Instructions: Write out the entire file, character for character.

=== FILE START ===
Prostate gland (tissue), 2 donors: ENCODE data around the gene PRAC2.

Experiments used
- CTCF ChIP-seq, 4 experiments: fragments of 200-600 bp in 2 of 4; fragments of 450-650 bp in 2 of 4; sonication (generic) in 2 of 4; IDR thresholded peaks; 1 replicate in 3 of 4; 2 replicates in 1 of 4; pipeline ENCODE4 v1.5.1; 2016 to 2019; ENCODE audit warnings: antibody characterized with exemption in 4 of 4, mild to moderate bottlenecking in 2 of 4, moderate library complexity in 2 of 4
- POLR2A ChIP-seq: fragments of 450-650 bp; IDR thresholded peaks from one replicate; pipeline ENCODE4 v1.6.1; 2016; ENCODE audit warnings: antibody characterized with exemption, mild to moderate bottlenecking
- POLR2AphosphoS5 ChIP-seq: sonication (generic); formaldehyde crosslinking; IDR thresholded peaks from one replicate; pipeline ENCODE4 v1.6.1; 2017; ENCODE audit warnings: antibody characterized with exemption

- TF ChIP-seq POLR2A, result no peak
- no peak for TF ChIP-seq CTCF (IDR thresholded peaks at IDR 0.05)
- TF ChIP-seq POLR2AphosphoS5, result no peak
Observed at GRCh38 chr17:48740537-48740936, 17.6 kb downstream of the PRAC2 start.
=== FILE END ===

Prostate gland (tissue), 2 donors: ENCODE data around the gene PRAC2.

Experiments used
- CTCF ChIP-seq, 4 experiments: fragments of 200-600 bp in 2 of 4; fragments of 450-650 bp in 2 of 4; sonication (generic) in 2 of 4; IDR thresholded peaks; 1 replicate in 3 of 4; 2 replicates in 1 of 4; pipeline ENCODE4 v1.5.1; 2016 to 2019; ENCODE audit warnings: antibody characterized with exemption in 4 of 4, mild to moderate bottlenecking in 2 of 4, moderate library complexity in 2 of 4
- POLR2A ChIP-seq: fragments of 450-650 bp; IDR thresholded peaks from one replicate; pipeline ENCODE4 v1.6.1; 2016; ENCODE audit warnings: antibody characterized with exemption, mild to moderate bottlenecking
- POLR2AphosphoS5 ChIP-seq: sonication (generic); formaldehyde crosslinking; IDR thresholded peaks from one replicate; pipeline ENCODE4 v1.6.1; 2017; ENCODE audit warnings: antibody characterized with exemption

- TF ChIP-seq POLR2A, result no peak
- no peak for TF ChIP-seq CTCF (IDR thresholded peaks at IDR 0.05)
- TF ChIP-seq POLR2AphosphoS5, result no peak
Observed at GRCh38 chr17:48740537-48740936, 17.6 kb downstream of the PRAC2 start.